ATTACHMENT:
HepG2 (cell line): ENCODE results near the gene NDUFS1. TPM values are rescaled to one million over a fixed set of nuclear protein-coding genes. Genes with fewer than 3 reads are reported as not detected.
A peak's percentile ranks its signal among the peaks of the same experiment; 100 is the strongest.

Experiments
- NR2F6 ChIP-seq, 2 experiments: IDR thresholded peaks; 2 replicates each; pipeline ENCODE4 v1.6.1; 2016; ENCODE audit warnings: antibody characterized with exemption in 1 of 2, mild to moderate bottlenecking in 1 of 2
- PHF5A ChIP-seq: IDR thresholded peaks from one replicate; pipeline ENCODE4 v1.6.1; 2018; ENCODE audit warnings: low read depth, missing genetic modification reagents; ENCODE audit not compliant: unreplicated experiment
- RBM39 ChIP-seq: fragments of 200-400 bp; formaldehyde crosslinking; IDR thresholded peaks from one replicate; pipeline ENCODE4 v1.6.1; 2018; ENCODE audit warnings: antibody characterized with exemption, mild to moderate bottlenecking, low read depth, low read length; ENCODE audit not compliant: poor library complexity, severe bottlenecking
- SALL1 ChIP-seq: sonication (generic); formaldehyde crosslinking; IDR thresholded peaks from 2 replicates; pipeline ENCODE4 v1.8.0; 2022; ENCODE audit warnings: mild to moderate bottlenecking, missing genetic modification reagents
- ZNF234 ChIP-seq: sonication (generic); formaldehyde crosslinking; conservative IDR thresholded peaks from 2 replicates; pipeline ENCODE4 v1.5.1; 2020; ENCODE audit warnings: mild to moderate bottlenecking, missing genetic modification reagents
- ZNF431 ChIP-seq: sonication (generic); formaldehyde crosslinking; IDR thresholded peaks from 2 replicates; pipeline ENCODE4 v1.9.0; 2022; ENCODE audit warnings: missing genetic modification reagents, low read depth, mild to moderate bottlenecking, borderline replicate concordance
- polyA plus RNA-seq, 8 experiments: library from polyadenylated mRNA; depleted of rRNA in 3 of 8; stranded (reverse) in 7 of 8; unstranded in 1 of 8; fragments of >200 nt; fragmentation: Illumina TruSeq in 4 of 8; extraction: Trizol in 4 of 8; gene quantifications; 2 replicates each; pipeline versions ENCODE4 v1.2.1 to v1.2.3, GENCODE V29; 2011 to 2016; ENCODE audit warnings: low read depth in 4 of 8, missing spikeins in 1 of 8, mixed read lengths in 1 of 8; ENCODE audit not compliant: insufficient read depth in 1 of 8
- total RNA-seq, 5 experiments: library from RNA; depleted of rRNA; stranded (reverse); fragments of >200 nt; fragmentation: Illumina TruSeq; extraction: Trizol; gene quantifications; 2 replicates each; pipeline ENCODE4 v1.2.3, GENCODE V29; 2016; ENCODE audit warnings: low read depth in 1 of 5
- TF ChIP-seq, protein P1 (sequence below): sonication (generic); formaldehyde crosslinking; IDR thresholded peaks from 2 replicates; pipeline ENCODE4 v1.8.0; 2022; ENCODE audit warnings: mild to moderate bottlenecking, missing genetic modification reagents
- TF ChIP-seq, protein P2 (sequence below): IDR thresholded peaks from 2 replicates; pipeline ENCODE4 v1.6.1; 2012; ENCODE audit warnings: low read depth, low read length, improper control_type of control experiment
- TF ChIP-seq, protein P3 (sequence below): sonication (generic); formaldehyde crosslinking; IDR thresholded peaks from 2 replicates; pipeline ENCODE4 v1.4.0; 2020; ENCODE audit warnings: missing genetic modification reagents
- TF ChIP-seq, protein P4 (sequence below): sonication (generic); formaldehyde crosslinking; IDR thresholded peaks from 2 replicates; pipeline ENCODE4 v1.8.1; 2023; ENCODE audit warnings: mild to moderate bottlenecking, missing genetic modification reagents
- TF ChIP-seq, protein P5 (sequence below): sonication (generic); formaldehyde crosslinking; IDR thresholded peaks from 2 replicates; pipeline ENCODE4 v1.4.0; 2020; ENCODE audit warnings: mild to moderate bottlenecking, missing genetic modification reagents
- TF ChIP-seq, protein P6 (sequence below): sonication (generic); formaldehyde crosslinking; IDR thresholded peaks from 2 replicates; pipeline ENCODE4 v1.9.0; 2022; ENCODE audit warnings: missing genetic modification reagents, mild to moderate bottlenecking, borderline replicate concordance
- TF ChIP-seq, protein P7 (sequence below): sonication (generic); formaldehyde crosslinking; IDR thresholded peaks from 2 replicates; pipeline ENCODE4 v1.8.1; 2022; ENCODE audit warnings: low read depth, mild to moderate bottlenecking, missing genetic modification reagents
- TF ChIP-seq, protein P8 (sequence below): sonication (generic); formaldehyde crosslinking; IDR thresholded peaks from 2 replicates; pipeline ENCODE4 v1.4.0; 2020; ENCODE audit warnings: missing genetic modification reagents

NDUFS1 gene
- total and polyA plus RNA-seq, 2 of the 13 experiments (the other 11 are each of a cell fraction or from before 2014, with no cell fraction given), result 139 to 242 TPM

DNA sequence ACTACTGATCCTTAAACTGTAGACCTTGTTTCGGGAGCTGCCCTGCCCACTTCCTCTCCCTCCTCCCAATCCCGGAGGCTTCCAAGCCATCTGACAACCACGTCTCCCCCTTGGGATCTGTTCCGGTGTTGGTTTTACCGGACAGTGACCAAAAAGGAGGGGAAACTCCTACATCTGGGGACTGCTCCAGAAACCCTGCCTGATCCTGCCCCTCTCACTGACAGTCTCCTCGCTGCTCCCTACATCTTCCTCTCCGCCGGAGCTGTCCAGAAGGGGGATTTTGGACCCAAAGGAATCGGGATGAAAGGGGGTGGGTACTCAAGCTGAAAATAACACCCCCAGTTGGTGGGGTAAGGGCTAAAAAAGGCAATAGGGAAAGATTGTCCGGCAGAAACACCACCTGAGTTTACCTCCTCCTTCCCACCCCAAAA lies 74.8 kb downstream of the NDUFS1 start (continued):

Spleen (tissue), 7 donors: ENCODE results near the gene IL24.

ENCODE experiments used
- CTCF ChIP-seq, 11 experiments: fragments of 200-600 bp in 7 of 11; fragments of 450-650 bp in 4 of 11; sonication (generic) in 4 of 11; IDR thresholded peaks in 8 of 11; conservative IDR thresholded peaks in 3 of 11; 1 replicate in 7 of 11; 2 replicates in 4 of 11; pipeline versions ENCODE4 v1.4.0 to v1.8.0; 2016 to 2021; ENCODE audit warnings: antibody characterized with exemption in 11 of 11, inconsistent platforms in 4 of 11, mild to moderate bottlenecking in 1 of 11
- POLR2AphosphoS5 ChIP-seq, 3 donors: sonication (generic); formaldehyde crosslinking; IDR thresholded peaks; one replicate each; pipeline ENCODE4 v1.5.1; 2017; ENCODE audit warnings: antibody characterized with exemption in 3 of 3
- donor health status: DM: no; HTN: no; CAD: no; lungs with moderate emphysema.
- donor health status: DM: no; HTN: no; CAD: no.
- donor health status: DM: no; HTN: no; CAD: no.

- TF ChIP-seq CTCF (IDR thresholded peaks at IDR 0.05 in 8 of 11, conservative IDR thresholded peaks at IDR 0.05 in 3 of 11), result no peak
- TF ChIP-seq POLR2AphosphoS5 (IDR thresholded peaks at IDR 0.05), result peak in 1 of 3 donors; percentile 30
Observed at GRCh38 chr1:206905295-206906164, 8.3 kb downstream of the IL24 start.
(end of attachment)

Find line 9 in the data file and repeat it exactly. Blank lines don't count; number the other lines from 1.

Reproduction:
- ZNF431 ChIP-seq: sonication (generic); formaldehyde crosslinking; IDR thresholded peaks from 2 replicates; pipeline ENCODE4 v1.9.0; 2022; ENCODE audit warnings: missing genetic modification reagents, low read depth, mild to moderate bottlenecking, borderline replicate concordance